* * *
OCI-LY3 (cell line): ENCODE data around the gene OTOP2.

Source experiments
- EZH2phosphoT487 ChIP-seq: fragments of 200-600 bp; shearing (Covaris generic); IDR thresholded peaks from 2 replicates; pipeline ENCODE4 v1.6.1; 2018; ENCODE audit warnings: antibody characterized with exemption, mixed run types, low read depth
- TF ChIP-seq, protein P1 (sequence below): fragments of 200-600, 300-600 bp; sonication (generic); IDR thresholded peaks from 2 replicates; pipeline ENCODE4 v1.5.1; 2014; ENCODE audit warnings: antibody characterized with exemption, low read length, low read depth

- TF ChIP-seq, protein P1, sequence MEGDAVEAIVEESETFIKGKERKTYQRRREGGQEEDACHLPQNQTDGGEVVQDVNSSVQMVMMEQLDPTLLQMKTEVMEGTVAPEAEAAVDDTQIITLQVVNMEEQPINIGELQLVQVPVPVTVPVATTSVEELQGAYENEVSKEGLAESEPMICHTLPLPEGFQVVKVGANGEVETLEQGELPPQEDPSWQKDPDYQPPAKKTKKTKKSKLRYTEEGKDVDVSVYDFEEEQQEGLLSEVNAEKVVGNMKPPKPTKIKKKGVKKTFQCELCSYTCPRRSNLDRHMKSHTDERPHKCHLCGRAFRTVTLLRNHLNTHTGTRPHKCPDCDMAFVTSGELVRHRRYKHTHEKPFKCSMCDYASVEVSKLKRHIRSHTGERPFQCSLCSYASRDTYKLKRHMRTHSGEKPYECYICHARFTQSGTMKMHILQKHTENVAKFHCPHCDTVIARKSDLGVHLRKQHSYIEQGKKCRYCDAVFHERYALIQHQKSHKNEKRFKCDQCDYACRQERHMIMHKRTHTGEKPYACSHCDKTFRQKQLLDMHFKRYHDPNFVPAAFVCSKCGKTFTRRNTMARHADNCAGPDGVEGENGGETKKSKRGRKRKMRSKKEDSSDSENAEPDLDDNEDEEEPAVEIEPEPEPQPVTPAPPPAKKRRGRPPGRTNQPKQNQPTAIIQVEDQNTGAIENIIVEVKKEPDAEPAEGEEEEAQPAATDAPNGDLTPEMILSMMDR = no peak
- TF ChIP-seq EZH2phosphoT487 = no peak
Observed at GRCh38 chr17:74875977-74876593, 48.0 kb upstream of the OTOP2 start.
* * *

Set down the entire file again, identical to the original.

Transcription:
OCI-LY3 (cell line): ENCODE data around the gene OTOP2.

Source experiments
- EZH2phosphoT487 ChIP-seq: fragments of 200-600 bp; shearing (Covaris generic); IDR thresholded peaks from 2 replicates; pipeline ENCODE4 v1.6.1; 2018; ENCODE audit warnings: antibody characterized with exemption, mixed run types, low read depth
- TF ChIP-seq, protein P1 (sequence below): fragments of 200-600, 300-600 bp; sonication (generic); IDR thresholded peaks from 2 replicates; pipeline ENCODE4 v1.5.1; 2014; ENCODE audit warnings: antibody characterized with exemption, low read length, low read depth

- TF ChIP-seq, protein P1, sequence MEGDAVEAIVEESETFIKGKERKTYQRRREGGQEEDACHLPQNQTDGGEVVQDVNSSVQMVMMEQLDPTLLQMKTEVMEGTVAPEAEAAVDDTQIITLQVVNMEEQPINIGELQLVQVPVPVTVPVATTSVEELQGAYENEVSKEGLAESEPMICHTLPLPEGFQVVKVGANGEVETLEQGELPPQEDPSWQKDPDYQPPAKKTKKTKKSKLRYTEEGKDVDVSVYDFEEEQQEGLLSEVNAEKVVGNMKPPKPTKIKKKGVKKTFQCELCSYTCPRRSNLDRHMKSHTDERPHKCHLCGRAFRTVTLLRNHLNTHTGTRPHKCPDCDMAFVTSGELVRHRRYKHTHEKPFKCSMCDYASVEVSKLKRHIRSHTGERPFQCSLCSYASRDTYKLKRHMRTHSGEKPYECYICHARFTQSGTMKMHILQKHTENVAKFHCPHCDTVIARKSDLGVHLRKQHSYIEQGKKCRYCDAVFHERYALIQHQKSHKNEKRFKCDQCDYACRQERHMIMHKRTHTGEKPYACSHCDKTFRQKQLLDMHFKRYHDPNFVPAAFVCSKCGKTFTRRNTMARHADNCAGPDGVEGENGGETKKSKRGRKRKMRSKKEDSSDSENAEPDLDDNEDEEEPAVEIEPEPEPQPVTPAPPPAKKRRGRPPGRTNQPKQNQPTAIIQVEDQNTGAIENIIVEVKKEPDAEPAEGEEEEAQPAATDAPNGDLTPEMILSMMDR = no peak
- TF ChIP-seq EZH2phosphoT487 = no peak
Observed at GRCh38 chr17:74875977-74876593, 48.0 kb upstream of the OTOP2 start.